Industry working on composite challenges

By Rhoda Miel
News Editor

Published: April 24, 2013 3:55 pm ET
Updated: April 24, 2013 4:03 pm ET

Related to this story

Topics Automotive
Companies & Associations Honda Motor Co. Ltd.

DETROIT — The math in favor of using more composites in future North American autos is easy to calculate.

Cutting weight means improving fuel economy — and the U.S. is facing a 2025 deadline to improve the Corporate Average Fuel Economy to 54.5 miles per gallon by 2025. Every 100 pounds of mass reduction adds up to an estimated 0.2 miles per gallon improvement, noted Saad Abouzahr, head of organic materials for Chrysler Group LLC, during an April 16 discussion about composites at the Society of Automotive Engineers 2013 World Congress in Detroit.

"Eventually, something is going to happen to tip the scale, and lightweighting is playing an important role," he said.

What is not so easy, though, is seeing how the industry will use multiple materials — including thermoset and thermoplastic composites — on high-volume production cars to drastically cut that weight.

"All the [automakers] are having problems addressing production of a multimaterial car," he said.

Although Chrysler, based in Auburn Hills, Mich., is using carbon fiber extensively on the current Viper sports car, it sees that production as a "great learning experience," rather than a specific example of where it will use carbon fiber in the future, Abouzahr noted.

Michael Wiseman, R&D director in the Americas for Honda Motor Co., agreed, noting six "challenge points" that suppliers and automakers must address before composites can become more mainstream for major part production:

• Improve ways to join multiple materials, including plastics and metal, through adhesives or welding.

• Control thermal management issues including creep, warping and deformation of plastic body panels.

• Improve the design community's understanding of ways to use composites.

• Raise production speed for composites, potentially up to one part every minute.

• Reduce and control costs.

• Improve software for simulation and production of composite parts.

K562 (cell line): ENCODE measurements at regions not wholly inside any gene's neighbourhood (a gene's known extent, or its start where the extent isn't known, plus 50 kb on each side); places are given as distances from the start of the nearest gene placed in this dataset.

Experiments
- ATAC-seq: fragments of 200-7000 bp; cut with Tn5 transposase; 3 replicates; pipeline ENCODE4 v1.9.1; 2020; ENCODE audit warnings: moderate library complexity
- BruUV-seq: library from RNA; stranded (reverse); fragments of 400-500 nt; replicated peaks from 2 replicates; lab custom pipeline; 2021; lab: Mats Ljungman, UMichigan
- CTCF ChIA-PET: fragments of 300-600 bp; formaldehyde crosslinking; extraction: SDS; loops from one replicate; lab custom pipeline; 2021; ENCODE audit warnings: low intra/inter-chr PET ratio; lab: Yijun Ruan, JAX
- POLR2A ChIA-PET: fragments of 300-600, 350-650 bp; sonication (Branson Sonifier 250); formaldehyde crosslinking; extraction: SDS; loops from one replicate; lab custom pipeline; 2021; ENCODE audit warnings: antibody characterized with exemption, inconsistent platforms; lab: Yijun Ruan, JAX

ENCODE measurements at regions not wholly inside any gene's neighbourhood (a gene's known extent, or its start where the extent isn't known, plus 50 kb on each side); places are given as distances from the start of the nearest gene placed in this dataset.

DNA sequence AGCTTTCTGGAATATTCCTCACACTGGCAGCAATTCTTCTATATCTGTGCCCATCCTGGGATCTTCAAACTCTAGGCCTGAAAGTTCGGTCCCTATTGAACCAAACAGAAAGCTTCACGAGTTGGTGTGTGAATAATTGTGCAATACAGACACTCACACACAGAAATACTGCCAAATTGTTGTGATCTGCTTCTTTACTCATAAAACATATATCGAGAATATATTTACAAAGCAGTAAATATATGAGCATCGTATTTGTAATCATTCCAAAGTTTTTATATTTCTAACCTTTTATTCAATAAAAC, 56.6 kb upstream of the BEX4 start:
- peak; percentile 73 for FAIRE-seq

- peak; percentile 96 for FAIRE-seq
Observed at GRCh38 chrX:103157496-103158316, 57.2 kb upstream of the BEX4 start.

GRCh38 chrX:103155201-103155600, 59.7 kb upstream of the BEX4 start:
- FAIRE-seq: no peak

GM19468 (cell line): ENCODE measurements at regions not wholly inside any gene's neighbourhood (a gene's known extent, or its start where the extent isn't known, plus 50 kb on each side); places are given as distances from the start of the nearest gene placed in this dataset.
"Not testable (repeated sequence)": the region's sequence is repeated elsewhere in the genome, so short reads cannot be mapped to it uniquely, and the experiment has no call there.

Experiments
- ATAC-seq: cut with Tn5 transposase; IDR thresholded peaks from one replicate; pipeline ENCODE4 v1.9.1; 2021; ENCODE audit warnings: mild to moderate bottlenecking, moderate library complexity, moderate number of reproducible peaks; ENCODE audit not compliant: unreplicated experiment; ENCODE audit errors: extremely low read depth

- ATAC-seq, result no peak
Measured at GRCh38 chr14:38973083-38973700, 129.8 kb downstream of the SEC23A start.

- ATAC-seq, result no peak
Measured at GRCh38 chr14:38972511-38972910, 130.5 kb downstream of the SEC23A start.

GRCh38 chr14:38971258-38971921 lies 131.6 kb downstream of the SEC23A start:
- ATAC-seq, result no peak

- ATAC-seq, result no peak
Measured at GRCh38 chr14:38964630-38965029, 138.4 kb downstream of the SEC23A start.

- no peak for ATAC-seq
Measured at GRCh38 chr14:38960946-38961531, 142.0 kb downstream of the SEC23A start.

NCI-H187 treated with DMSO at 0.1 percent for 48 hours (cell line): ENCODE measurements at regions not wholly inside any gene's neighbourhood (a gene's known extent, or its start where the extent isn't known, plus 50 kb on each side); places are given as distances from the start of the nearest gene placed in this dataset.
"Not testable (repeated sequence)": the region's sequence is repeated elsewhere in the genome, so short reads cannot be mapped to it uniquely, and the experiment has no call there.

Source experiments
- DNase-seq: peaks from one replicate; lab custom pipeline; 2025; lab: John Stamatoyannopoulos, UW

The aerospace industry has done some important work on improving pre-production simulation, Wiseman noted, but airplane manufacturers are looking at different factors in their end products. An automaker, for instance, must test for specific crash data and know how body and structural panels would stand up to repeated low-speed bumps.

Until those issues are addressed, more-traditional materials will remain the fallback choice for future development.

"We haven't really seen a lot of follow through that will allow us to make … composites mainstream," Wiseman said. "I think everybody understands that right now the momentum is on the side of traditional steel for body structures."


Comments

Industry working on composite challenges

By Rhoda Miel
News Editor

Published: April 24, 2013 3:55 pm ET
Updated: April 24, 2013 4:03 pm ET

Post Your Comments


Back to story


More stories

Image

Visteon in talks to sell its stake in Halla Visteon Climate Control JV

November 26, 2014 9:07 am ET

Visteon Corp. confirmed this morning that it is in discussions with a private equity firm to sell its stake in South Korean joint venture Halla...    More

Image

Canada's Papp Plastics is eyeing big opportunities with JV in Mexico

November 24, 2014 4:11 pm ET

Canadian injection molder and turnkey solution provider Papp Plastics & Distributing Ltd. will open an $11 million to $12 million joint venture...    More

Image

Indiana injection molder PRD expands

November 24, 2014 1:56 pm ET

Automotive supplier PRD Inc. is expanding its manufacturing facility in Springville, Ind.    More

Image

Can plastics return to the driver's seat?

November 24, 2014 6:00 am ET

When the June 1989 issue of Popular Science introduced three cutting-edge automotive technologies, including the latest Corvette and a powerful...    More

Image

New GM purchasing chief faces big hurdles to improve supplier relations

November 24, 2014 11:11 am ET

Steve Kiefer is moving into the eternal hot seat that is head of GM global purchasing and supply chain.    More

Market Reports

Plastics Caps & Closures Market Report

The annual recap of top trends and future outlook for the plastics caps & closures market features interviews with industry thought leaders and Bill Wood’s economic forecast of trends in growing end markets. You will also gain insight on trends in caps design, materials, machinery, molds & tooling and reviews of mergers & acquisitions.

Learn more

Plastics Recycling Trends in North America

This report is a review and analysis of the North American Plastics Recycling Industry, including key trends and statistics based on 2013 performance. We examine market environment factors, regulatory issues, industry challenges, key drivers and emerging trends in post-consumer and post-industrial recycling.

Learn more

Plastics in Mexico - State of the Industry Report

This report analyzes the $20 billion plastics industry in Mexico including sales of machinery & equipment, resins and finished products.

Our analysts provide insight on business trends, foreign investment, top end markets and plastics processing activity. The report also provides important data on exports, production, employment and value of plastics products manufactured.

Learn more

Upcoming Plastics News Events

January 14, 2015 - January 14, 2015Plastics in Automotive

February 4, 2015 - February 6, 2015Plastics News Executive Forum 2015

June 2, 2015 - June 3, 2015Plastics Financial Summit - Chicago 2015

September 16, 2015 - September 18, 2015Plastics Caps & Closures - September 2015

October 27, 2015 - October 29, 2015Plastics Financial Summit - New York - 2015

More Events